We did an experiment in high school biology with a Petri dish. The instructions were to take our dishes to benign places in the school, leave them for 30 minutes, seal them and wait. Then we’d be able to view airborne microbial contaminants in our building. My teacher droned on, for a significant portion of the class, that if we walked down the hall with the dish open or left them next to the toilet—he would know.
I was well past the point of believing things adults told me. By then, I’d discovered enough omission of truth to want to check for myself. So, I skipped down the hall with my dish opened, swirled through the bathroom and set it on the floor by the toilet. We closed the lids, put them on a shelf and waited for whatever floated in our school’s air to culture.
No, he couldn’t tell. My dish looked much the same as everyone else’s. Maybe every single kid in the class was as disbelieving as me—but I doubt it, based on what I’ve learned from personality types. Sometimes science teachers lie.
One thing I learned from the exercise was that nothing would spontaneously generate. It has to be introduced. This, and pasteurization, made even more sense when I learned to make yogurt. I would heat the milk to kill any unknown and therefore unwanted bacteria, introduce the bacteria I wanted (a spoonful of yogurt) and then put it in a place warm enough to be conducive to growth.
Since I regularly make sourdough and kombucha, I’m constantly trying to get bacteria to grow in my kitchen.
Interestingly, some things that prevent or slow growth are light, air, heat, and cold. Basically, exposure. I once went to a writer’s conference with a Christian Publishing Darling who started to go off the rails doctrinally.
As our local group discussed some of the skewed things we were hearing at the conference, one gal said, “That’s what happens when you live in a vacuum. There’s no way to find out if you’re on a tangent if everyone agrees with you.” I felt like she prophesied in that moment.
Tell me a story
My mom once warned me that when you look back on your past, you can turn it into something it never was. She warned of romanticizing old flames, but you can make things worse than they ever were, too.
One of the best and most dangerous places for me is to be alone in my head. I need ample quiet space to organize my thoughts. But, if I stay alone in there too long, I grow stories. This isn’t because I’m a writer; we all share, need and live inside of stories. It’s because not everything in there is always true. Our minds are not sterile, and we don’t always know what contaminants live there until they get big. Too much skipping down the hall, I guess.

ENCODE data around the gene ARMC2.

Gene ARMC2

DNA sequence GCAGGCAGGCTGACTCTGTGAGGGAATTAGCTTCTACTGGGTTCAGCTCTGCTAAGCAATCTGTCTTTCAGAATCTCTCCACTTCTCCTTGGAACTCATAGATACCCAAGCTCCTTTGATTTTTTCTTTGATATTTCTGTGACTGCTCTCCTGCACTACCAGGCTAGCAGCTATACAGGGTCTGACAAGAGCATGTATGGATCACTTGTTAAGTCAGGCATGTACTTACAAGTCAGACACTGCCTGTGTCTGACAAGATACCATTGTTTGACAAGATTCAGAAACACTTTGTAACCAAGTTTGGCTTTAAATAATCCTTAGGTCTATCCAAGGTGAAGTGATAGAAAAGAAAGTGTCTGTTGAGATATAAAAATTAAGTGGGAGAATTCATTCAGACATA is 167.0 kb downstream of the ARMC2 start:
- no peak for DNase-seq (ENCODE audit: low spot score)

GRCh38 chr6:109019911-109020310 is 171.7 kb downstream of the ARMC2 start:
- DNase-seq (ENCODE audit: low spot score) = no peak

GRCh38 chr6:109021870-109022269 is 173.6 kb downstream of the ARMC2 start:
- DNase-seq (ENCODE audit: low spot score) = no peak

At some point, I need to look outside myself to see if the things I’ve made up about myself and the people in my life are actually real.
I’ve seen exposure in practice with someone close to me when he said something like, “This is what I assumed was everyone’s sentiment/motivation, but I’m going to think about that, to see if it’s true.”
Emotional health isn’t ignoring emotions. Neither is health always feeling “good.” It isn’t even feeling the appropriate emotion in every situation.
The beginning of emotional health can be when you are able tell that what you feel may not be congruent with the situation. It’s taking a step back and accepting that you feel something, so you can better understand why. Victory Over the Darkness by Neil T. Anderson has beneficial analogies to comprehend how human experiences create spiritual “ruts.” If you drive over that same groove in the dirt again, it only gets deeper and more packed.
No more stories please
My husband has told me to get out of my head before, and I think I’ve done the same for him. But it isn’t a healthy place to always need someone else to “talk you off the ledge.”
Two ways for me to know that it is time to let in light are when:
My thoughts don’t focus on solutions, only fears.
I feel worse the more time I spend on it.
If ruminating increases negativity, I need to pull back. This unproductive spiral usually ends with someone else saying to me, “Where did that come from?”
This is a good thing to consider as we enter an artificially bright season where most of us expect to feel more love, connection, and optimism than normal—and more than we can muster.
If there’s any sadness, hurt or loss in your life, it’s exasperated in the hangover of expectation.
When you are driving around, shopping and doing life this month, know that some are hurting worse than normal. And if that someone is you:
Acknowledge the emotion. Pretending and ignoring are stunting, and frankly, weird.
Expose it. Let in light to check if it’s accurate.
Don’t stop there. Introduce what you want to grow.
The Bible tells us to think about the beautiful and praiseworthy. We are supposed to report the goodness of God and repeat it often. We need to fill our mind with what we want to grow and make it hospitable to increase. That’s the spoonful of yogurt.
Maybe grandma was right that an idle mind is the devil’s playground, and it wasn’t just an excuse to give chores. Trust the maker of your mind to know the solution for it, and fill it with him.